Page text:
A lot can come from a block of wood. Over the years, Michael Rainville of Maple Landmark Woodcraft in Middlebury has been pushing the grain.
What began as selling to tradeshows, like Addison County Fair & Field Days 37 years ago, has evolved into a 40-employee business that’s made waves in a nationwide market, and has earned Rainville the 2017 Vermont Small Business Person of the Year title from the U.S. Small Business Administration.
During a tour of the wood manufacturing facility this week, Rainsville talked about his first wholesale order of tic-tac-toe games to the now million-unit-a-year production that ranges from small cubes to rocking horses.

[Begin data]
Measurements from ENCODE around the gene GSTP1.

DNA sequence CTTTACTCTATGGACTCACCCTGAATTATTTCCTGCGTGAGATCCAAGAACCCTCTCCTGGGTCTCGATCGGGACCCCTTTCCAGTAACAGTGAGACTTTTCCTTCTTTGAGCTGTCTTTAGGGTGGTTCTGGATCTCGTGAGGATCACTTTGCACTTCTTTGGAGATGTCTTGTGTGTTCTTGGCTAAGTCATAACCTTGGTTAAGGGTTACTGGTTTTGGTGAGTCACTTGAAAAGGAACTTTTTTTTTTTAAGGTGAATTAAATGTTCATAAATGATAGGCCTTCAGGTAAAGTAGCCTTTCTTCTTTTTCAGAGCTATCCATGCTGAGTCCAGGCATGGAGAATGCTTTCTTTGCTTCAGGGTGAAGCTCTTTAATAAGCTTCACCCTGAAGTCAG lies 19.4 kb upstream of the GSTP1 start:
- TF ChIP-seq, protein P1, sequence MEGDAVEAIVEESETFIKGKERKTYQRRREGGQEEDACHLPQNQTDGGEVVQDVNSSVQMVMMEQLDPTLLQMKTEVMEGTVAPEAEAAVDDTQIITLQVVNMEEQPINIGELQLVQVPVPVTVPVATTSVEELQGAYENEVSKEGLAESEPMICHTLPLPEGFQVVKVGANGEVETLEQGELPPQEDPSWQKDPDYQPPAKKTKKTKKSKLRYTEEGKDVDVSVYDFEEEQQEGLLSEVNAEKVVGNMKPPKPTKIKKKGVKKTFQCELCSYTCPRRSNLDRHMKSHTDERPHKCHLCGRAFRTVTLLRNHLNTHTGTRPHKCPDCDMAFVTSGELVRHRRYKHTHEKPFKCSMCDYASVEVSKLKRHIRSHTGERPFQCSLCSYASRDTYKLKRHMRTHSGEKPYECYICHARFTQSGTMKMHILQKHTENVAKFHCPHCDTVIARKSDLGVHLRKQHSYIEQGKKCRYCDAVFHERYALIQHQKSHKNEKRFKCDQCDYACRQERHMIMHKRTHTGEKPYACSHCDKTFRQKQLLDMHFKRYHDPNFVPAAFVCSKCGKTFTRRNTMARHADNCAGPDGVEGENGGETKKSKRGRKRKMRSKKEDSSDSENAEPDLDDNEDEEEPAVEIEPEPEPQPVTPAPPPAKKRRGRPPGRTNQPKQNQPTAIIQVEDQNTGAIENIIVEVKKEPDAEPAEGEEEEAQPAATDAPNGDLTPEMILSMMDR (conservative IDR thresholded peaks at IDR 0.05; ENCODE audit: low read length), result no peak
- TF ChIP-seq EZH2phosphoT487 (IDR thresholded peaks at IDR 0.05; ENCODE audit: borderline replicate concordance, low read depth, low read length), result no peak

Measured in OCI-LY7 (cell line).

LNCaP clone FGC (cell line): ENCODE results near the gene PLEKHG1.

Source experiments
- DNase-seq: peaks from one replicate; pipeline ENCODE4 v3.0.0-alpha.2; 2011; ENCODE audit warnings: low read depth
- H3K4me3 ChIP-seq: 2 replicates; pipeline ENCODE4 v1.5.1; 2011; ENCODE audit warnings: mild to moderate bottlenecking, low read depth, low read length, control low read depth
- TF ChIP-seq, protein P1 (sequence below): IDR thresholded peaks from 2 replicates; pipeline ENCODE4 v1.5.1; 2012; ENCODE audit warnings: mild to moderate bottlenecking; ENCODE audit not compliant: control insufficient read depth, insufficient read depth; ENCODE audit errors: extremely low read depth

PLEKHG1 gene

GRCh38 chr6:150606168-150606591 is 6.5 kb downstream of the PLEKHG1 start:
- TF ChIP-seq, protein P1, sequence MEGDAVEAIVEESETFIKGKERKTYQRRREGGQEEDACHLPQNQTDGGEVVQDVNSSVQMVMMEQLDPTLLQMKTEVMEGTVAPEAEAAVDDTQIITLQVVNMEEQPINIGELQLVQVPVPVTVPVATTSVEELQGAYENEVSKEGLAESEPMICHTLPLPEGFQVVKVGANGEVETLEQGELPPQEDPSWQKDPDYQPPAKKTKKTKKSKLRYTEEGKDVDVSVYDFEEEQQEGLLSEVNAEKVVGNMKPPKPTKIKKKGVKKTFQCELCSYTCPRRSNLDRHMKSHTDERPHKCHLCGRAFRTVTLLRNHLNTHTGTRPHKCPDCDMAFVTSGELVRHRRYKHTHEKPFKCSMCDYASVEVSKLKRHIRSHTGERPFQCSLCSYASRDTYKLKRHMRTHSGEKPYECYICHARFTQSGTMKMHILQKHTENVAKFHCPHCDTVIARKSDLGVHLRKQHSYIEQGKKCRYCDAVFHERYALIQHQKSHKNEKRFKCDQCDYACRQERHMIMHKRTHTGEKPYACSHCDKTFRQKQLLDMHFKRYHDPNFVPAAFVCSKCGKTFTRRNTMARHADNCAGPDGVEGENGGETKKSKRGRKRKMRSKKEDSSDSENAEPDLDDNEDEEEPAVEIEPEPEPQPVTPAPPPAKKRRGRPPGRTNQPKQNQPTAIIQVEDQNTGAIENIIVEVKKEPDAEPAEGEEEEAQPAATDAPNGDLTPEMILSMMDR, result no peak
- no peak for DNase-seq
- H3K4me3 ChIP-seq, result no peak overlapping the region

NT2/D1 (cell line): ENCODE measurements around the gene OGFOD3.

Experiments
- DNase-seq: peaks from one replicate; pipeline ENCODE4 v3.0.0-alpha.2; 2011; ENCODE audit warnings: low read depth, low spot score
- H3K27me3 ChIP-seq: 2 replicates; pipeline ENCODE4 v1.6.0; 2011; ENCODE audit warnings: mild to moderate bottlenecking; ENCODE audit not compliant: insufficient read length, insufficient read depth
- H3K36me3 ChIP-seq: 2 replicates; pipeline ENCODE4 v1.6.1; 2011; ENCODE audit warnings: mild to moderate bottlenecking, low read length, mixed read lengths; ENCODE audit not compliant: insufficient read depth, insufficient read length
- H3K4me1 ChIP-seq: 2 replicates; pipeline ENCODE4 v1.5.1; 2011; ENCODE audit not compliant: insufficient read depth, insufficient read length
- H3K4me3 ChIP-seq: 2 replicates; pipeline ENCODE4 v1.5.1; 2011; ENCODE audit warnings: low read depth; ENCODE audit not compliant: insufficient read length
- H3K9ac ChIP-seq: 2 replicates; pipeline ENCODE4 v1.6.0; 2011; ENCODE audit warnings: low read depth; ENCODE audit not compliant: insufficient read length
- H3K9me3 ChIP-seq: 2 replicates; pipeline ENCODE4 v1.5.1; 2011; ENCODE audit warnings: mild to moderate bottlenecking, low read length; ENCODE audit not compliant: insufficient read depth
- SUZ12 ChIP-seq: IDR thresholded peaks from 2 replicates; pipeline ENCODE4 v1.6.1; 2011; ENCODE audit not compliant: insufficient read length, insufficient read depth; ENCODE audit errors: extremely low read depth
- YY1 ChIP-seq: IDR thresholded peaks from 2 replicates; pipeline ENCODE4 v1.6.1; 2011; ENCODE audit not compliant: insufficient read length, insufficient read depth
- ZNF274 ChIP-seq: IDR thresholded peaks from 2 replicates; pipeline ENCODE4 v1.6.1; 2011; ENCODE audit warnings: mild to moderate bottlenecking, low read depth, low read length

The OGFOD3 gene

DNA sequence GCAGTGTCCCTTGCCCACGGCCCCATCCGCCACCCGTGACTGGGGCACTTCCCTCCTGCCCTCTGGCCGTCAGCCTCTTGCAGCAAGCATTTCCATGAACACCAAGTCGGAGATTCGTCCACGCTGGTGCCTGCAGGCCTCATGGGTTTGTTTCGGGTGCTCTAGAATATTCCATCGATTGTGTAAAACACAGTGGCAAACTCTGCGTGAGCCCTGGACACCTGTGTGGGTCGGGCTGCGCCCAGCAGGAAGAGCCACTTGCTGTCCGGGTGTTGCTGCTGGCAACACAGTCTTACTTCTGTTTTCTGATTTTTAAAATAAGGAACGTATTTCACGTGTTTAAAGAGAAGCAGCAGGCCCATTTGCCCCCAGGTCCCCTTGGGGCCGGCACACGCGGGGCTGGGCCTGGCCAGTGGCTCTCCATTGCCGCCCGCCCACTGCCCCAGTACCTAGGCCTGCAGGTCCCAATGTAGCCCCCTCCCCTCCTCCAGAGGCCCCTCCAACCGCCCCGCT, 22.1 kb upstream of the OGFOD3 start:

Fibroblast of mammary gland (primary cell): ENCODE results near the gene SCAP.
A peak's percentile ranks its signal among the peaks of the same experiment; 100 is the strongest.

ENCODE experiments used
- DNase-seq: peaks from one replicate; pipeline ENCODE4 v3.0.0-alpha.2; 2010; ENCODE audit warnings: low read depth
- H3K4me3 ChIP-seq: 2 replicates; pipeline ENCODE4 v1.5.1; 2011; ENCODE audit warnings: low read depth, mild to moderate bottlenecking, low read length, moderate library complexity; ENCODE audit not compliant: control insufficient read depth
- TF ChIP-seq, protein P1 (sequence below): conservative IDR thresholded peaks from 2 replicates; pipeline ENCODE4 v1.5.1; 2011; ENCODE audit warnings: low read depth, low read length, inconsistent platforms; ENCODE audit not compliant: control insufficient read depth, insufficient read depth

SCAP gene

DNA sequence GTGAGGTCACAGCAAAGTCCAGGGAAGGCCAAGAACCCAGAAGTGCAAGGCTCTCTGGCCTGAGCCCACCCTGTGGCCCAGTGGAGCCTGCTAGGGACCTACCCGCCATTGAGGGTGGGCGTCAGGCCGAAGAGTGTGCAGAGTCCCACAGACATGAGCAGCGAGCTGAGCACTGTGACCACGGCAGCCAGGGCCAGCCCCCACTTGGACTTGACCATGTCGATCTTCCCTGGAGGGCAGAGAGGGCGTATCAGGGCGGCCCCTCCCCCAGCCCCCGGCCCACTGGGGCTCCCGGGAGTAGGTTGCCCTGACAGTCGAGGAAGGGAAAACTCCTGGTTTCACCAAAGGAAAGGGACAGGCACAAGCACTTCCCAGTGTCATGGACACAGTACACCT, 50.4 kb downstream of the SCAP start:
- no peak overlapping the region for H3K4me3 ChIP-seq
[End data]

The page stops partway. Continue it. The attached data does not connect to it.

In the stain room, you’ll find Rainville’s sister, Barbara, and their 78-year-old mother Pat, hand-dipping parts of toy boxes into paint, or loading blocks into barrels loaded with bright red and purple. The mother-daughter pair have been with the business since its inception.
One of the first noticeable things about Maple Landmark’s operation is the number of human beings involved in the manufacturing process. “There are just some things you just can’t automate (from wood),” Rainville said.
Wood is organic and won’t behave as predictably in a robotic manufacturing process as a car door or ball bearing. Wood can split and splinter, it can warp and bow — and it takes a human being to see its changes through to the end of the process.